“Like an auto-tune, but for emotions” (Brian Resnick, for Vox.com)
DAVID (Da Amazing Voice Inflection Device) is a free, real-time voice transformation tool able to “colour” any voice with an emotion that wasn’t intended by it’s speaker.
DAVID is a Max project available for free to the Forum community after registration (follow download link to proceed).
Voice processing for cognitive neuroscience
DAVID was especially designed with the affective psychology and neuroscience community in mind, and aims to provide researchers with new ways to produce and control affective stimuli, both for offline listening and for real-time paradigms.
DAVID was extensively validated for use in psychological and neuroscientific experiments (Rachman, L., Liuni, M., Arias, P. et al. Behav Res 2017). In listening experiments conducted in IRCAM (France), UCL (UK), Lund University (Sweden) and Waseda University (Japan), we found that emotional transformations made with DAVID were well recognized and sounded as natural as non-modified expressions of the same speaker; that the emotional intensity of the transformation could be controlled; and the transformations appeared valid in several languages, namely in French, English, Swedish and Japanese. In fact, even the speakers themselves mistake the manipulated speech as their own.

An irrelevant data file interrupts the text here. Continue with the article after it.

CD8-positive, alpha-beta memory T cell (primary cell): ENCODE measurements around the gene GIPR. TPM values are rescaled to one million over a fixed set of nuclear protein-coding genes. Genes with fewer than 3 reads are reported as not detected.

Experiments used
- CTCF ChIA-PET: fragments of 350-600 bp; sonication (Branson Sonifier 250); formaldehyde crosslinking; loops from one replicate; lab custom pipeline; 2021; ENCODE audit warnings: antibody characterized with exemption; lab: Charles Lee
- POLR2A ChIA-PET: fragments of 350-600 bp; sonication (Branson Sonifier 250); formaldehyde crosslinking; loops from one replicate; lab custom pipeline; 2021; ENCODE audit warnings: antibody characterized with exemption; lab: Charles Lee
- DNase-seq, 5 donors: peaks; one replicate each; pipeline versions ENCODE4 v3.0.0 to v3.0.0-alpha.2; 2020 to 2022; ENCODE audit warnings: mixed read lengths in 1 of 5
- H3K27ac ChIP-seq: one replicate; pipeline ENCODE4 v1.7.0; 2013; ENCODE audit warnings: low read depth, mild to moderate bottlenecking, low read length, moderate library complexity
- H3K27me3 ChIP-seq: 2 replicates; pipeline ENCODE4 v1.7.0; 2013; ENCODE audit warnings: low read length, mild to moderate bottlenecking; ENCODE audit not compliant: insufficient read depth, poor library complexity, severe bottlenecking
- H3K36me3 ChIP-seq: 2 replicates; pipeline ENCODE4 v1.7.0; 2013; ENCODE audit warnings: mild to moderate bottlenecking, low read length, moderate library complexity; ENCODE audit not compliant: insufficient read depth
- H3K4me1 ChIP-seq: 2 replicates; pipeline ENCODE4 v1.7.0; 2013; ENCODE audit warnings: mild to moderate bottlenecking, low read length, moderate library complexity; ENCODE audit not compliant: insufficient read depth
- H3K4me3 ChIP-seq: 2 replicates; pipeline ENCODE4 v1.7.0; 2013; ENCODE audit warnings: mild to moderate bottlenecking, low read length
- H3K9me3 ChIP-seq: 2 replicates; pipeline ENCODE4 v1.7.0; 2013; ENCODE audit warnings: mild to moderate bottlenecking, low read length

In addition, it does so in real-time, i.e. you can transform speech as it is spoken, e.g. over the phone. With modern audio interfaces, we reached in/out latencies as small as 15ms, which even makes it useable as vocal feedback to a speaker without disrupting speech production.
Design and Development
DAVID was developped by the CREAM Neuroscience Lab at IRCAM with funding from the European Research Council and in collaboration with Petter Johansson and Lars Hall (Lund University, Sweden), Rodrigo Segnini (Siemens, Japan), Katsumi Watanabe (Waseda University, Japan), and Daniel Richardson (University College, London UK). DAVID was so named after Talking Heads’ frontman David Byrne, whom we were priviledged to count as our early users in March’15.
See the readme.
The following video is a tutorial presented at the 4th International Conference on Music and Emotion, October 2015 in Geneva (Switzerland).